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F1: Valtteri Bottas loses Tony Ross as race engineer

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Valtteri Bottas will have a new race engineer in 2019. We just don’t know who yet.

Mercedes team boss Toto Wolff announced after the Abu Dhabi Grand Prix that Tony Ross will become the chief race engineer of Mercedes’ Formula E program.

“Tony Ross is going to be the chief race engineer of our Formula E program,” said Wolff on Formula1.com. “He’s going to dash off into a funny environment with only one race day and funky cities.

“Who replaces him? We’re discussing that. That was a bit of a lie but… give me a few weeks.”

After finishing fifth in the drivers championship on the strength of 17 top-five finishes and two more races in which he scored points, Bottas still described this as a frustrating season – perhaps because of the lack of victories and only eight trips to the podium. Seven of those were runner-up results.

Compounding the disappointment is the fact that Bottas’ fifth-place is the points is the worst for a Mercedes driver since 2013.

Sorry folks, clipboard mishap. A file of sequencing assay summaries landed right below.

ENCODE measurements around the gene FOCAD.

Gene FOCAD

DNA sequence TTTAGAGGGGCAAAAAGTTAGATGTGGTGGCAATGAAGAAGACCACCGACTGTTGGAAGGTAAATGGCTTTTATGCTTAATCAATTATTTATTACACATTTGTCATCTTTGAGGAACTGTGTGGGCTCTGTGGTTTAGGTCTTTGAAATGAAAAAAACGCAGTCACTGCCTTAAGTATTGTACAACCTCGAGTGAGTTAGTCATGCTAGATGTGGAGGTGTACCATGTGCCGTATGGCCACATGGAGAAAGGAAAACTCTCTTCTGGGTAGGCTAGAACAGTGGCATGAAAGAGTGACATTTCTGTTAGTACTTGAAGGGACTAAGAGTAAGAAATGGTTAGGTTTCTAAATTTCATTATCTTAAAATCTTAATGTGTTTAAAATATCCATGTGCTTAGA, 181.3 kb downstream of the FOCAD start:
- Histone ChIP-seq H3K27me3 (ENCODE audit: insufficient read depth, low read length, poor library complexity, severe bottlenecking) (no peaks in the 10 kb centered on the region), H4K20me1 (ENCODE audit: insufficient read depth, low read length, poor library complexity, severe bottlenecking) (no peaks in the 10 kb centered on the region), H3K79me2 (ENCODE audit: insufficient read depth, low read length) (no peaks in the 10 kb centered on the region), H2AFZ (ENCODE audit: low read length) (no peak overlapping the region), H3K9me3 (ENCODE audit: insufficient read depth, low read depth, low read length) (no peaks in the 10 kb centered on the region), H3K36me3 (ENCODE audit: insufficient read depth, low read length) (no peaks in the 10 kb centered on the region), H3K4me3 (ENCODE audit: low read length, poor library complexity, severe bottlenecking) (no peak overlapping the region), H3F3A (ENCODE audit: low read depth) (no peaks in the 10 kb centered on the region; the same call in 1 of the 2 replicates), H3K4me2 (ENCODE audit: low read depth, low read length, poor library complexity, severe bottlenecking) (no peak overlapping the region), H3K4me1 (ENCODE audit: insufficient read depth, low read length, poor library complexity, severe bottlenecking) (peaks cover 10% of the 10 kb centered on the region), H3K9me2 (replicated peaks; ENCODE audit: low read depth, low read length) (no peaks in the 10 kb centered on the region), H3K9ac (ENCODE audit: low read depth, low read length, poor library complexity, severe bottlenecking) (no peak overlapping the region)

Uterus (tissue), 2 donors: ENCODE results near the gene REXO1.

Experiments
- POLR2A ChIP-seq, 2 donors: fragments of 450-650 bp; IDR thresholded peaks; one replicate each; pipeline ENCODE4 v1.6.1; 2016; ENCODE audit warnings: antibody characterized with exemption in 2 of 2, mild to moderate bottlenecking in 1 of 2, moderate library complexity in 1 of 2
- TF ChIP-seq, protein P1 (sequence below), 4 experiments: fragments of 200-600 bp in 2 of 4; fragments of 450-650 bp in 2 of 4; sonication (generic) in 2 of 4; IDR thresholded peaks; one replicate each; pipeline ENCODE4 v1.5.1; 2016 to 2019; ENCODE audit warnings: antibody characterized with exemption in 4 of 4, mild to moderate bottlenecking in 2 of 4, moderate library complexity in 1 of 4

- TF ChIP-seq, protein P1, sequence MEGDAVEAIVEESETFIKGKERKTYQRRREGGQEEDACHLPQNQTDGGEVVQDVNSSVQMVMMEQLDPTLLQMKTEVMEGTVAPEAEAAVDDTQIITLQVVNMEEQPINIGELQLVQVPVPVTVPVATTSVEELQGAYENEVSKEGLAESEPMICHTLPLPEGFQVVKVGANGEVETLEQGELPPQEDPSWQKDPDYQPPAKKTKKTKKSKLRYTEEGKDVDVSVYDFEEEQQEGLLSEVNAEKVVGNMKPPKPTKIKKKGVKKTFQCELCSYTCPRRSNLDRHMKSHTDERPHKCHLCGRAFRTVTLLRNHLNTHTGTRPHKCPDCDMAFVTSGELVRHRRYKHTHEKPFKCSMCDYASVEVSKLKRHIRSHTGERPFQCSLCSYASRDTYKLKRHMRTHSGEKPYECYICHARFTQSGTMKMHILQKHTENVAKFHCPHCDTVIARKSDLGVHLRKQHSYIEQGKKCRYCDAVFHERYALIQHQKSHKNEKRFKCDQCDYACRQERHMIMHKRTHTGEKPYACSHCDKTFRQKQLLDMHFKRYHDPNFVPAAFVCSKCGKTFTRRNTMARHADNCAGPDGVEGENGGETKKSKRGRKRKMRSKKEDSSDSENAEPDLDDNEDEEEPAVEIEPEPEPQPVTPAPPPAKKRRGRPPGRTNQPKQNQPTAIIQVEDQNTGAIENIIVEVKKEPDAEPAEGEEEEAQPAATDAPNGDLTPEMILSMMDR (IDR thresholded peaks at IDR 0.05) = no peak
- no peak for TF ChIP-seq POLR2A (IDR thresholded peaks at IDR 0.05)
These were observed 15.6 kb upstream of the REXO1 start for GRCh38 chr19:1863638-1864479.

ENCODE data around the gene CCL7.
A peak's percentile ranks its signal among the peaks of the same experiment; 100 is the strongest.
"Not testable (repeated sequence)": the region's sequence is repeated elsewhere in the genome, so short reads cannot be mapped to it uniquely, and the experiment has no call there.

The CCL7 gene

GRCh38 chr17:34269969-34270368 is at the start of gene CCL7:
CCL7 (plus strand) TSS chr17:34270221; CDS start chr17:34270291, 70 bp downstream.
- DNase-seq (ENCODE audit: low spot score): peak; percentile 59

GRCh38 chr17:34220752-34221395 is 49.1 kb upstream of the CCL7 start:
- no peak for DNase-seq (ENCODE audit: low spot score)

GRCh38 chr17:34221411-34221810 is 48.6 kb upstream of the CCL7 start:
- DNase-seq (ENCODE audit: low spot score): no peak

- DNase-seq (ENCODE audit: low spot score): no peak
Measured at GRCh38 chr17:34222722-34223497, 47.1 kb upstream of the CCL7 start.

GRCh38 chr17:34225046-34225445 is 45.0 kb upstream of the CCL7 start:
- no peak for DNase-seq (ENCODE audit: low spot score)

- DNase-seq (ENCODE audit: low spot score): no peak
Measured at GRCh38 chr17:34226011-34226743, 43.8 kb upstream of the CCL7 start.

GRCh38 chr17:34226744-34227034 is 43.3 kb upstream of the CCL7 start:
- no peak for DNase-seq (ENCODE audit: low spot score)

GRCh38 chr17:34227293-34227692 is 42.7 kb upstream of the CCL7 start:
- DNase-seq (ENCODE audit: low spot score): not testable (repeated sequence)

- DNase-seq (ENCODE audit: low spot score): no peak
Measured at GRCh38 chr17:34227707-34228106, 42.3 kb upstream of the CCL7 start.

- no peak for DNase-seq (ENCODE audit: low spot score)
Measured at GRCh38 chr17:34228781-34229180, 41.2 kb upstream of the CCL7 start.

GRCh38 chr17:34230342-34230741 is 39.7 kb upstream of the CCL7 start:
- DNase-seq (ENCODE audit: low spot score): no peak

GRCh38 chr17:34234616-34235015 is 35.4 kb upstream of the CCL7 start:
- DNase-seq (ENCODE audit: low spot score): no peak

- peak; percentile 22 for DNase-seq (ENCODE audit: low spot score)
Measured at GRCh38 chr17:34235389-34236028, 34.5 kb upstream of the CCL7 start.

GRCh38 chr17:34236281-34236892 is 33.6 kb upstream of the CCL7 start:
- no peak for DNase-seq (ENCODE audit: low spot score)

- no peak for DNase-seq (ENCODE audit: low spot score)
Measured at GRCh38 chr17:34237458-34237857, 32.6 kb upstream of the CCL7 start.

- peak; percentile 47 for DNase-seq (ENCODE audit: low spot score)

I’d… like to thank Tony Ross for all his hard work over the last eight years,” said Andrew Shovlin, Mercedes trackside engineering director. “He has contributed so much to the past five constructors’ championships, and Nico’s driver’s championship, so we will all be sad to see him go, but happy we’ve had the chance to enjoy so much success together.”

IMSA’s 50th Anniversary Celebration: Why Sebring is so special to Bobby Rahal

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Bobby Rahal has driven in some of the biggest races in the world, including the 24 Hours of Le Mans, the Rolex 24 Hours and, of course, winning the Indianapolis 500 as a driver in 1986 and in 2004 as a team owner.

But winning the 12 Hours of Sebring two years in a row (1987 and 1988), Rahal feels, is right up there in terms of his greatest accomplishments as a race car driver.

As IMSA celebrates its 50th anniversary, Rahal reflected on what racing at Sebring International Raceway has meant to him:

“To me, Sebring is the ultimate endurance race. Not as long as Daytona or Le Mans, but the demands put on a car and driver at Sebring are highly unusual.

“My father raced at Sebring in the late 60’s. To win that race two years in a row really meant something to me.

“While we’ve won a lot of other races, we’ve won just about everywhere, you name it. But for me personally, winning at Sebring those two years in a row was very special.”

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